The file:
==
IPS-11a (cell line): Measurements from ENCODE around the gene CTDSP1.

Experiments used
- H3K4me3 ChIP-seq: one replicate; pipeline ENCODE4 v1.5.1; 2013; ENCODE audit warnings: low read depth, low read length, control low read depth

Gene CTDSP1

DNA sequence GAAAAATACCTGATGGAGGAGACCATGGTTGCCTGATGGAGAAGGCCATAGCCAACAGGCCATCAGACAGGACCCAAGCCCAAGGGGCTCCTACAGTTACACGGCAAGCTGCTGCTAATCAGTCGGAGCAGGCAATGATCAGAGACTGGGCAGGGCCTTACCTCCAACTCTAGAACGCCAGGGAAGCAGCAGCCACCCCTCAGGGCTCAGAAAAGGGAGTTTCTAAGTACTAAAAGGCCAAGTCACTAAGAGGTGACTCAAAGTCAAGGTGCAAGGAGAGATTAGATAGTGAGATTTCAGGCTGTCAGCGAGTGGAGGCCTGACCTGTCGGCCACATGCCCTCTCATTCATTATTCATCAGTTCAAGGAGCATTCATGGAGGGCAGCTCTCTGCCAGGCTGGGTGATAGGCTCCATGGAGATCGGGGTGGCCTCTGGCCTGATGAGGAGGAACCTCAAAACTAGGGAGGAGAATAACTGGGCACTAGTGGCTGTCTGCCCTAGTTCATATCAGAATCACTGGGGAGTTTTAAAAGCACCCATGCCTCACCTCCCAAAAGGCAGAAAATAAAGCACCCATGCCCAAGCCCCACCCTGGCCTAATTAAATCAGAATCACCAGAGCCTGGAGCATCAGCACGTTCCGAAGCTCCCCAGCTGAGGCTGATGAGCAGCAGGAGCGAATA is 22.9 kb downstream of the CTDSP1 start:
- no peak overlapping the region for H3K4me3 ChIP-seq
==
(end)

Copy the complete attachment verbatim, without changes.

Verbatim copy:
IPS-11a (cell line): Measurements from ENCODE around the gene CTDSP1.

Experiments used
- H3K4me3 ChIP-seq: one replicate; pipeline ENCODE4 v1.5.1; 2013; ENCODE audit warnings: low read depth, low read length, control low read depth

Gene CTDSP1

DNA sequence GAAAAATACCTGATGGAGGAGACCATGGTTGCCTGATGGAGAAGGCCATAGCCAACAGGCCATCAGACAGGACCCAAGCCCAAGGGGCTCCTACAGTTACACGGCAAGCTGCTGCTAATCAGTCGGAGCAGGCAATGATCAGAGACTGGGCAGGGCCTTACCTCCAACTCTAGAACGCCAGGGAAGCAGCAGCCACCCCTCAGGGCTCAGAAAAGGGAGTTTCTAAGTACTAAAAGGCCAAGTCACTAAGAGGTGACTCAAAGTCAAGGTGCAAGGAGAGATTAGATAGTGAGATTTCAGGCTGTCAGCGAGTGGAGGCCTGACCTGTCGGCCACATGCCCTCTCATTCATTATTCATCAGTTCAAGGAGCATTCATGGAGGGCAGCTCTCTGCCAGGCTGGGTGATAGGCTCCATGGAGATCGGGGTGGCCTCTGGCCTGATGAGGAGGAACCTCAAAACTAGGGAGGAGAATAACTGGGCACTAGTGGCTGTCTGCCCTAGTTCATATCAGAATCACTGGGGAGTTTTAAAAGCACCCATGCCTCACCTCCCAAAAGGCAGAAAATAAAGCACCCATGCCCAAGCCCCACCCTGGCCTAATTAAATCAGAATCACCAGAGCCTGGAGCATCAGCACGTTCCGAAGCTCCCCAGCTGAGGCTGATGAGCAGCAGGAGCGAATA is 22.9 kb downstream of the CTDSP1 start:
- no peak overlapping the region for H3K4me3 ChIP-seq